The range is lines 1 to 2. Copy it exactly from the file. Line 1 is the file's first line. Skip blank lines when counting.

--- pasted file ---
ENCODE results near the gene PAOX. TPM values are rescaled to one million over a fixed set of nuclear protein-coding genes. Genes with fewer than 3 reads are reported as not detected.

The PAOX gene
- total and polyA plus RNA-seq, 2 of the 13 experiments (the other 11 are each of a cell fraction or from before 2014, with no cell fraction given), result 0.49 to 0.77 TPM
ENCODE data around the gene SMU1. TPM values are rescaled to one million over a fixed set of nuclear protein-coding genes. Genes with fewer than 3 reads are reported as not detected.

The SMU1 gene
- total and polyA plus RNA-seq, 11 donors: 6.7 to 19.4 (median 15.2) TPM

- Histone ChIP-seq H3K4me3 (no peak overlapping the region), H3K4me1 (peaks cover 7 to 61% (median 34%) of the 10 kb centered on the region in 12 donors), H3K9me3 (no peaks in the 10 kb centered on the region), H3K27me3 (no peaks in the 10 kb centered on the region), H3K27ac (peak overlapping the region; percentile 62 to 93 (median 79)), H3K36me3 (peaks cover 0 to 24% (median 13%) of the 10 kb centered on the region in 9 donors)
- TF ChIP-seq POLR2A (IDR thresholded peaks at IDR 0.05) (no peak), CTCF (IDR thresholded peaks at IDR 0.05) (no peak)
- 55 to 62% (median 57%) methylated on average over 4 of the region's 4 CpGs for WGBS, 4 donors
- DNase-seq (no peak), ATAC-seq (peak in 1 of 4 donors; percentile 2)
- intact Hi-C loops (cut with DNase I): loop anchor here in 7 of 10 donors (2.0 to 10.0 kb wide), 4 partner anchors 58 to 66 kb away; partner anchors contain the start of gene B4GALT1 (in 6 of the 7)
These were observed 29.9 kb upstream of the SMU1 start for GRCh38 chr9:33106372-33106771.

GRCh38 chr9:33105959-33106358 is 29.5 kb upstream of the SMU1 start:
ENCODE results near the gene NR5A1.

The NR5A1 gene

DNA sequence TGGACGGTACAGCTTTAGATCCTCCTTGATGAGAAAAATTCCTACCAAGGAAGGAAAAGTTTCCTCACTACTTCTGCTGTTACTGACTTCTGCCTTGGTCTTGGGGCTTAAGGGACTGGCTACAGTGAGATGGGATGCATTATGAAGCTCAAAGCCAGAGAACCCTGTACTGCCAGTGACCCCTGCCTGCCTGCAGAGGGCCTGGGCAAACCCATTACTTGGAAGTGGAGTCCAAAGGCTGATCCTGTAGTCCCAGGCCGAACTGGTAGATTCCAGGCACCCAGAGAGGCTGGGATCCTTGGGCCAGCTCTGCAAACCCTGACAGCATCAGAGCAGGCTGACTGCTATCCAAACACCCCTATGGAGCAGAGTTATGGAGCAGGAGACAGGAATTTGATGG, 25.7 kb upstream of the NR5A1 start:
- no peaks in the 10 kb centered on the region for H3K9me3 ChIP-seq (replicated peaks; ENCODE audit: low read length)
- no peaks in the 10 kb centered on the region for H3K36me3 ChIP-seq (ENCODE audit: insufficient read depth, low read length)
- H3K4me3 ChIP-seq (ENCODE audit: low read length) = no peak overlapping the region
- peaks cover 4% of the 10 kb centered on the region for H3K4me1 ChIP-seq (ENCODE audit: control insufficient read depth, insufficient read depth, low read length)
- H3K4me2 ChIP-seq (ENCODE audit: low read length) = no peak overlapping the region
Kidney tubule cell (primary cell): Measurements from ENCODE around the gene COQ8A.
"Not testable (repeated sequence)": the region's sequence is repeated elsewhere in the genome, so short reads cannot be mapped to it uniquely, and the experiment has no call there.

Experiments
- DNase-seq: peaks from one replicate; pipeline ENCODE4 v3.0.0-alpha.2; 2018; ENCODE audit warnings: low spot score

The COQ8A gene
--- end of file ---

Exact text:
ENCODE results near the gene PAOX. TPM values are rescaled to one million over a fixed set of nuclear protein-coding genes. Genes with fewer than 3 reads are reported as not detected.

The PAOX gene